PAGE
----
The new surge in foreclosures that has started to emerge in recent months continued its push forward in October, in an ominous warning of pain to come. Overall, foreclosure filings, which include default notices, scheduled auctions, and bank repossessions, were up 7% from September, according to numbers released today by RealtyTrac. But the swell is just beginning to make its way through the pipeline—on a monthly basis, default notices saw a 10% increase, foreclosure auctions were up 8%, and repossessions were up only 4%.

The good news is, all those numbers are significantly lower than where they stood a year ago (overall filings are down nearly 31% on an annual basis), and the analysts at RealtyTrac don’t expect foreclosures to return to the high levels they saw last year, says Daren Blomquist, a RealtyTrac spokesperson.

However, while the rising numbers may look like a slow-moving mass on a national level, on state and local levels the trend is one of fits and starts with sporadic pangs of acute pain. Indiana saw a 61% jump in default notices and a 73% increase in lender repossessions for the month. Florida was up 28% in default notices and 57% in scheduled auctions. Pennsylvania saw a 50% gain in default notices. And several more states saw significant monthly jumps in lender repossessions, including Michigan (up 40%), Oregon (up 45%), and New Jersey (up 48%).

There was one unexpected area, however, where the pain got noticeably less sharp last month: Nevada. Thanks to a law that went into effect at the beginning of November, requiring banks to sign and record an affidavit that includes key information about the foreclosure as part of the filing, default notices in the state tumbled 75% from September. However, in a testament to the severity of Nevada’s crisis, even after the drop, the state’s overall foreclosure rate was still No. 1 in the nation for the month.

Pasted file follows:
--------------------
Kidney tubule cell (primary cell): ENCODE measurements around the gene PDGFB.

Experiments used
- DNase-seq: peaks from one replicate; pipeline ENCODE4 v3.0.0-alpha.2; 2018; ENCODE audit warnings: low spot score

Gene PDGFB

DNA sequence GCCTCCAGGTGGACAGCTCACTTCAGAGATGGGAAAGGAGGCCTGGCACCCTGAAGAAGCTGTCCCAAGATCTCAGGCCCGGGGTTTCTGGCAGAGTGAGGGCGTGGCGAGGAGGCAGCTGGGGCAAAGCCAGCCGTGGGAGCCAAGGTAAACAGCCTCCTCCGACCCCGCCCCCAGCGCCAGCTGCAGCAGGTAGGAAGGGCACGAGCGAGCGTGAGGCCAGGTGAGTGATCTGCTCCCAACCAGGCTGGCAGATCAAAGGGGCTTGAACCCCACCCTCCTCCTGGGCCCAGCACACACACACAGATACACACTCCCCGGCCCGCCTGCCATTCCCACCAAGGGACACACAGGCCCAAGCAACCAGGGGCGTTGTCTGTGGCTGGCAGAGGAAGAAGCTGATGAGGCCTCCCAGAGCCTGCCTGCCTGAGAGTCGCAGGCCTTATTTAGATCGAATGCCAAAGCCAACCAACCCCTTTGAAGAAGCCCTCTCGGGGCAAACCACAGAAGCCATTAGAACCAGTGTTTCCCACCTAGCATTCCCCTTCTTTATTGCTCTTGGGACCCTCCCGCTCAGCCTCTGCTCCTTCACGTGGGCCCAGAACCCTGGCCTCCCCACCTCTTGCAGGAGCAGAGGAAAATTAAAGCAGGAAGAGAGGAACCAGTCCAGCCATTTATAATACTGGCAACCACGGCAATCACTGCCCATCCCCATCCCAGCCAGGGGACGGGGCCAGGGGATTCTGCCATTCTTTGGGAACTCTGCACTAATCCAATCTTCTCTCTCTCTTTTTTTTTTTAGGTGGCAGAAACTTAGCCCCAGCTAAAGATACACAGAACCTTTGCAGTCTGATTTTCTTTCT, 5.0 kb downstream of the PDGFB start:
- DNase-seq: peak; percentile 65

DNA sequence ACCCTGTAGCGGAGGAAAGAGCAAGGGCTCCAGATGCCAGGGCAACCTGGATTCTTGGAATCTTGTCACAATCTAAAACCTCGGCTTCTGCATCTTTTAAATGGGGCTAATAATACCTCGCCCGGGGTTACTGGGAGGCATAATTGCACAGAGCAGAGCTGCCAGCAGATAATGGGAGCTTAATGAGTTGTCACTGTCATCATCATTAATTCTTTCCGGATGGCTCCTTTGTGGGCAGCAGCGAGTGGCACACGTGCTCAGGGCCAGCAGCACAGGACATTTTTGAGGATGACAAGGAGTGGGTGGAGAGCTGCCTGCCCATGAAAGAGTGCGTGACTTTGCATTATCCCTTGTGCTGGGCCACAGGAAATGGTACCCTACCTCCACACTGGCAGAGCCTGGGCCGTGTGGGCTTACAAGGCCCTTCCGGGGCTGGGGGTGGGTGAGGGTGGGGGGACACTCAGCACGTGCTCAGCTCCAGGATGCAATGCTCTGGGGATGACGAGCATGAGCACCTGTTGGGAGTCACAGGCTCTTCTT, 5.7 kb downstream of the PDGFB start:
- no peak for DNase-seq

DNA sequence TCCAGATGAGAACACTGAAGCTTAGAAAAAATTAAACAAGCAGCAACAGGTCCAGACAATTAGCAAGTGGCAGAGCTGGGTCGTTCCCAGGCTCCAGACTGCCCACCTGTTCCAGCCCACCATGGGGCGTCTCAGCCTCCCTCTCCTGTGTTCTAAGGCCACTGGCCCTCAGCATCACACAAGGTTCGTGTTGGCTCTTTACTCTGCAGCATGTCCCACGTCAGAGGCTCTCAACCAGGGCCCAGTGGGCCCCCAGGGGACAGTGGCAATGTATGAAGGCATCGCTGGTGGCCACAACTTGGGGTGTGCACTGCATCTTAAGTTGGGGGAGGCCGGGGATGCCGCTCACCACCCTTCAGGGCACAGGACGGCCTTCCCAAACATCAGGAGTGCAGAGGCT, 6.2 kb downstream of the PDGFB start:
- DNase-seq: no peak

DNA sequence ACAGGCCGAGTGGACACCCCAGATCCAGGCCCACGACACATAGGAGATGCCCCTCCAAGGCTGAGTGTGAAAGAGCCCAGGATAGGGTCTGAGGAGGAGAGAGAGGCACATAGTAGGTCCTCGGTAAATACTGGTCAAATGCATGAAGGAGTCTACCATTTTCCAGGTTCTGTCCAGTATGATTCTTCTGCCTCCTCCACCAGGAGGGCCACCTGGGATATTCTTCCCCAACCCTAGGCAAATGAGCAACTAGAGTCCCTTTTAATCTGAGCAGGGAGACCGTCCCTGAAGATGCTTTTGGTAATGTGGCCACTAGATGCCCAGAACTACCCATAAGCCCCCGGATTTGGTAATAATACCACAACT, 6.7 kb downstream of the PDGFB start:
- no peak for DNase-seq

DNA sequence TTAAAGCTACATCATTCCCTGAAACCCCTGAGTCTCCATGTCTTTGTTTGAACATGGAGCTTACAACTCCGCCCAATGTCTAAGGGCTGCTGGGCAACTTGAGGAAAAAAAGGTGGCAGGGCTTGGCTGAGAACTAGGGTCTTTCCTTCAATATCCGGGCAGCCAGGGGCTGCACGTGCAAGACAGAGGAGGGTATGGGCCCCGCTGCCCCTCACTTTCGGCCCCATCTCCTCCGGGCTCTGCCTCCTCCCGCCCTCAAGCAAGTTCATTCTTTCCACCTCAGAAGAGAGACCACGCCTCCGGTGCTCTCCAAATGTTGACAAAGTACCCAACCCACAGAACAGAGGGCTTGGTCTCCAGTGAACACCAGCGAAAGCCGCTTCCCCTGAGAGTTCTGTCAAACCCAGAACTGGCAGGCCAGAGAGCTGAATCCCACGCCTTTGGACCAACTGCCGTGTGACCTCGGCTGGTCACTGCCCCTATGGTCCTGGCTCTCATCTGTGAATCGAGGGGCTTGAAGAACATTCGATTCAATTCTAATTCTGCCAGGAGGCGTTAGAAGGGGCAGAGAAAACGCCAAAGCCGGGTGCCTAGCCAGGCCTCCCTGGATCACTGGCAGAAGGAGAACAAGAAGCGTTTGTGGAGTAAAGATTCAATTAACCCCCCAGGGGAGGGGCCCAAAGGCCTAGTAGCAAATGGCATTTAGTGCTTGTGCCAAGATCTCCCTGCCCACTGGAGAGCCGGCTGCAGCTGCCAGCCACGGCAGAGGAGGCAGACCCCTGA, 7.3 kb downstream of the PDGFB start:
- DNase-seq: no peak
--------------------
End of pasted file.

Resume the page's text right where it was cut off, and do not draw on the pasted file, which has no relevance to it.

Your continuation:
Whether or not the severe decline in filings coming as a result of the requirement (which carries financial penalties if items are inaccurate) speaks of sloppy habits on the part of the banks remains to be seen, Blomquist says.

"It could just be due to the fact that they’re a non-judicial state so they’re not used to that kind of requirement. The true test will be how quickly they rebound. If it takes the lenders several months to get back on track, then they probably didn’t have their houses in order."

On the state level, California’s foreclosure rate came in second, and Arizona’s third. All together, five states—Nevada, California, Arizona, Florida, and Michigan—accounted for 53% of the nation’s total foreclosure activity for the month.

But while Nevada maintained its place at the lead in state numbers, Las Vegas—after 22 months as the highest foreclosing metro area in the nation—fell to No. 5 on October’s list. In its place was Stockton, Calif., where one in every 143 homes received a filing during the month.

"The October foreclosure numbers continue to show strong signs that foreclosure activity is coming out of the rain delay we’ve been in for the past year as lenders corrected foreclosure paperwork and processing problems, said James Saccacio, CEO at RealtyTrac, in a statement regarding the numbers today.

As for when foreclosures may finally return to normal levels, according to Blomquist, "2014 is the first chance we have."

Claire Easley is a senior editor at Builder.

Learn more about markets featured in this article: Las Vegas, NV, Stockton, CA, Greenville, SC.